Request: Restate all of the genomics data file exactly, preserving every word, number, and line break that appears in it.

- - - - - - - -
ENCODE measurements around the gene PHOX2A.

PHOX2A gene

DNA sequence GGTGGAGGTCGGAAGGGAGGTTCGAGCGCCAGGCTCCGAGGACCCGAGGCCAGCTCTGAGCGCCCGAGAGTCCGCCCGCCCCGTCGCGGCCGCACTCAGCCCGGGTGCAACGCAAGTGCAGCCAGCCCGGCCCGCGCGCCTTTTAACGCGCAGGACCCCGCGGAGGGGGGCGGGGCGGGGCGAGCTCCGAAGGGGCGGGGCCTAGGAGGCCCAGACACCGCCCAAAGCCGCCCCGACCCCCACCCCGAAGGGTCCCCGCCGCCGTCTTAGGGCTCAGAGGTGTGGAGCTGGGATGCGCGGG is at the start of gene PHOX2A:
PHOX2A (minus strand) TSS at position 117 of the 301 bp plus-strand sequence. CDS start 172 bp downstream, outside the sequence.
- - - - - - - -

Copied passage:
ENCODE measurements around the gene PHOX2A.

PHOX2A gene

DNA sequence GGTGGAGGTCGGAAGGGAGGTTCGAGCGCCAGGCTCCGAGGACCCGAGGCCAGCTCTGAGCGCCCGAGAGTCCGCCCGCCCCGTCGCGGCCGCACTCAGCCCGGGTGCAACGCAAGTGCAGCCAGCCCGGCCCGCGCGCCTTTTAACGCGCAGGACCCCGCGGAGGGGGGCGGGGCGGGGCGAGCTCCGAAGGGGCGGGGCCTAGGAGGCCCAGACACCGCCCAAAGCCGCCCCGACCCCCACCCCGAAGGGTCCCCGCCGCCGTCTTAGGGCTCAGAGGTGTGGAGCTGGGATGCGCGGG is at the start of gene PHOX2A:
PHOX2A (minus strand) TSS at position 117 of the 301 bp plus-strand sequence. CDS start 172 bp downstream, outside the sequence.